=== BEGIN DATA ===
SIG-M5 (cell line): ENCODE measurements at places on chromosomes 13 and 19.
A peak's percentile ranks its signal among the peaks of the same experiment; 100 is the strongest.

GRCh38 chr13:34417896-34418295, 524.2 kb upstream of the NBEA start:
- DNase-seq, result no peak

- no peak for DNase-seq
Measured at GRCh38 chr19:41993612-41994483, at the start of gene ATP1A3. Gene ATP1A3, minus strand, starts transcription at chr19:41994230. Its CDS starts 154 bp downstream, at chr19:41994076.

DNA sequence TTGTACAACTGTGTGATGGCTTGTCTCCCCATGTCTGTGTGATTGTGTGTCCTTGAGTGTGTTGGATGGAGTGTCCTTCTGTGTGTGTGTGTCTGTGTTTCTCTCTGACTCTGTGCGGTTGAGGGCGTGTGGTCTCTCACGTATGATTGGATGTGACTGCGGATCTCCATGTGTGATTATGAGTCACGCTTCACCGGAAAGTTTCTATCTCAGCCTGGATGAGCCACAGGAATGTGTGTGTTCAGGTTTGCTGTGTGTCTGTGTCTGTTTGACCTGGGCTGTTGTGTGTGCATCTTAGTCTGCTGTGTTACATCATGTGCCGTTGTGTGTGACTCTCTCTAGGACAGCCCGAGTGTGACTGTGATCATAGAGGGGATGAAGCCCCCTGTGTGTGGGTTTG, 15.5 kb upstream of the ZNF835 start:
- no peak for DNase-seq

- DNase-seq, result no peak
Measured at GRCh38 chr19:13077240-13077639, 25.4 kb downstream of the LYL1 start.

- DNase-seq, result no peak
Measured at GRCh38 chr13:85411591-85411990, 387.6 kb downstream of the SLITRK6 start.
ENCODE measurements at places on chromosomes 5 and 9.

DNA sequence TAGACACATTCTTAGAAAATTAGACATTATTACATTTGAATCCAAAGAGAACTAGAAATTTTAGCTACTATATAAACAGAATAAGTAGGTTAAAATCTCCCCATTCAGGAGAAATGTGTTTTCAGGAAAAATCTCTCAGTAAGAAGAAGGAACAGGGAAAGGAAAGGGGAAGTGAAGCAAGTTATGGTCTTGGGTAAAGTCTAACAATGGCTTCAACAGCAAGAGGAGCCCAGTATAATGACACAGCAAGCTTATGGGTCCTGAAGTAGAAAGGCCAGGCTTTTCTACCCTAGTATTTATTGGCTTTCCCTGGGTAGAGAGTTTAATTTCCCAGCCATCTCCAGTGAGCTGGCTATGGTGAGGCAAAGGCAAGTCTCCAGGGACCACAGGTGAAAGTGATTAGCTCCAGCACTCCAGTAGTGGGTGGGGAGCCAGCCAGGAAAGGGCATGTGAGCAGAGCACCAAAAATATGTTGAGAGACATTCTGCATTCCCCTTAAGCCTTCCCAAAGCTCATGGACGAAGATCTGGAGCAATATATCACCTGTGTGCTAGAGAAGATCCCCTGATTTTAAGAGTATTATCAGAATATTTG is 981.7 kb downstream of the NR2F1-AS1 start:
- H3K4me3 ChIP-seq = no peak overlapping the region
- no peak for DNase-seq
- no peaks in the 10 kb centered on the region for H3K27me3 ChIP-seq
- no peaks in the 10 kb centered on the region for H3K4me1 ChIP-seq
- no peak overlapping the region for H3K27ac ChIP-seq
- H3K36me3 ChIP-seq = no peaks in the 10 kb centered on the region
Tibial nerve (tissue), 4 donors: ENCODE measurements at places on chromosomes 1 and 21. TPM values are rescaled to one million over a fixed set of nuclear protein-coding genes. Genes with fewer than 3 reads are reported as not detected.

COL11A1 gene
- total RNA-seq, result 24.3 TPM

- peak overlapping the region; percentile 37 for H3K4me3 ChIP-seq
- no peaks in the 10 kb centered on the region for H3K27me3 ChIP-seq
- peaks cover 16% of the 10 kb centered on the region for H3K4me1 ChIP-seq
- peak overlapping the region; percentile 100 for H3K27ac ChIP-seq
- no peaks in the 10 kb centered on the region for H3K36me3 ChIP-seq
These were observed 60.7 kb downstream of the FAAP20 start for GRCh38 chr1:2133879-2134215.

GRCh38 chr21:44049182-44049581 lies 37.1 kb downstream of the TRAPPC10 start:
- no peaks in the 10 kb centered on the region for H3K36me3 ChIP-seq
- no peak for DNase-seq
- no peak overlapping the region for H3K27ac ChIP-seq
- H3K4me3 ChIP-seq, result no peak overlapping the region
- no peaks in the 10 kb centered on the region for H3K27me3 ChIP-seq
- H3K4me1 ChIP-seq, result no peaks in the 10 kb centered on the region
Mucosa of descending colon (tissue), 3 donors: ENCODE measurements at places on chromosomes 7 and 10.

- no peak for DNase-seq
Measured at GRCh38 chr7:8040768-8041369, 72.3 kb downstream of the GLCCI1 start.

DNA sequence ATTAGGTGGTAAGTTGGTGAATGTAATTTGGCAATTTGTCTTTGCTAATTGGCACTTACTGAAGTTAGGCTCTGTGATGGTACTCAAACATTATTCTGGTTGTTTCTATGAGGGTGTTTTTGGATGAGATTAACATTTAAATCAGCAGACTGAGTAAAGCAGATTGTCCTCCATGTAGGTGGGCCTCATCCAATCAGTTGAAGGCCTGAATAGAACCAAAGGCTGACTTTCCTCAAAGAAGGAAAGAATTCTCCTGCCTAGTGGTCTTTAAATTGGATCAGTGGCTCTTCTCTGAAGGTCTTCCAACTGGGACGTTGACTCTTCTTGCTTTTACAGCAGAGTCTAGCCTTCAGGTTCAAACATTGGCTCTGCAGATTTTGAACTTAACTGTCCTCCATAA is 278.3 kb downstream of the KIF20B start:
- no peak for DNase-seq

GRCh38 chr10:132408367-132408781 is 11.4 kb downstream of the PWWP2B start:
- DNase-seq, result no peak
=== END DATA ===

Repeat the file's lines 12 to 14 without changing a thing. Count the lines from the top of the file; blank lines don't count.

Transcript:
Measured at GRCh38 chr13:85411591-85411990, 387.6 kb downstream of the SLITRK6 start.
ENCODE measurements at places on chromosomes 5 and 9.

DNA sequence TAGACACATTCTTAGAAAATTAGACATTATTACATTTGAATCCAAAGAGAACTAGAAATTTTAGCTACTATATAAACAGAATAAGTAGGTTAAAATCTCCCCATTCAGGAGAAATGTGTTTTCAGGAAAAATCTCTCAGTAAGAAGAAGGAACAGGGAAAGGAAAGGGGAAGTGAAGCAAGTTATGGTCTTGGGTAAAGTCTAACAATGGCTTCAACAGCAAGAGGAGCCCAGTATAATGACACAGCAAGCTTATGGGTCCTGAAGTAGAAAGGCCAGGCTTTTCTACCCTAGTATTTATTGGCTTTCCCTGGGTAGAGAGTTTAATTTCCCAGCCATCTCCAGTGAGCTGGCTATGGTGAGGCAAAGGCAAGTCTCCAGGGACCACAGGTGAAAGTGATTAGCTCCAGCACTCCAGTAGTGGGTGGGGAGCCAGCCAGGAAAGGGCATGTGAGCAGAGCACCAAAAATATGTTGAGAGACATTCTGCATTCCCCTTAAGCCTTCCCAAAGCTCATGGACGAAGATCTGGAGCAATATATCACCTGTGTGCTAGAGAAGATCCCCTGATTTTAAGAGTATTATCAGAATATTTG is 981.7 kb downstream of the NR2F1-AS1 start: